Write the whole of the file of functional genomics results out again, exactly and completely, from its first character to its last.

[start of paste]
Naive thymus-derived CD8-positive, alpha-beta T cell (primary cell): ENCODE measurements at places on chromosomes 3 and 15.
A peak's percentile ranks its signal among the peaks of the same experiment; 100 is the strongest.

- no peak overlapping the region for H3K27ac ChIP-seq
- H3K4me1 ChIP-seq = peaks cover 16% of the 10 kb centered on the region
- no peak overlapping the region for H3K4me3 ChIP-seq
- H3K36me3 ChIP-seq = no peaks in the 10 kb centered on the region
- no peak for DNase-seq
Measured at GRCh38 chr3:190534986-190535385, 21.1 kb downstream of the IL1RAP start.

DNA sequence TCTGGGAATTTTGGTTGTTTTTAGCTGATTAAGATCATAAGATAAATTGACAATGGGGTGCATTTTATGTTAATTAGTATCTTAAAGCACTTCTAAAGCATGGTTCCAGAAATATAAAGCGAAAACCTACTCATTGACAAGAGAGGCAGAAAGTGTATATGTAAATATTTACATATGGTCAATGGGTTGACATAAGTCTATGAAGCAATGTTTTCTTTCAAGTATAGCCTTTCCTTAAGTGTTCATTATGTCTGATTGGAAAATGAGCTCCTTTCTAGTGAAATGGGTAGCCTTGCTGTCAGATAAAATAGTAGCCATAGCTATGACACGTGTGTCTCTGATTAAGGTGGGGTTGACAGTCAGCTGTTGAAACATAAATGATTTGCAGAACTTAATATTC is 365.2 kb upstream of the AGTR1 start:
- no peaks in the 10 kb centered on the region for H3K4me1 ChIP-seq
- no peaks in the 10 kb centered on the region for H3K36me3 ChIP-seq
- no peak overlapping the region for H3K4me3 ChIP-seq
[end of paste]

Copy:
Naive thymus-derived CD8-positive, alpha-beta T cell (primary cell): ENCODE measurements at places on chromosomes 3 and 15.
A peak's percentile ranks its signal among the peaks of the same experiment; 100 is the strongest.

- no peak overlapping the region for H3K27ac ChIP-seq
- H3K4me1 ChIP-seq = peaks cover 16% of the 10 kb centered on the region
- no peak overlapping the region for H3K4me3 ChIP-seq
- H3K36me3 ChIP-seq = no peaks in the 10 kb centered on the region
- no peak for DNase-seq
Measured at GRCh38 chr3:190534986-190535385, 21.1 kb downstream of the IL1RAP start.

DNA sequence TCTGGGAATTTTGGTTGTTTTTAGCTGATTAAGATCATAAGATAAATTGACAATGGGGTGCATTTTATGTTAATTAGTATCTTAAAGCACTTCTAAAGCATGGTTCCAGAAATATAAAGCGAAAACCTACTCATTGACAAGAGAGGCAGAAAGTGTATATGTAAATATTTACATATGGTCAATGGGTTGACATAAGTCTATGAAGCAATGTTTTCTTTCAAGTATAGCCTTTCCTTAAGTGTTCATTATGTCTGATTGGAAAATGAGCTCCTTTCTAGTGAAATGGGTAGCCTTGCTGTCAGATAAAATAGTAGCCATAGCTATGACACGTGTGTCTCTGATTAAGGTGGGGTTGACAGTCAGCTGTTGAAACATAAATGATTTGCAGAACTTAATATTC is 365.2 kb upstream of the AGTR1 start:
- no peaks in the 10 kb centered on the region for H3K4me1 ChIP-seq
- no peaks in the 10 kb centered on the region for H3K36me3 ChIP-seq
- no peak overlapping the region for H3K4me3 ChIP-seq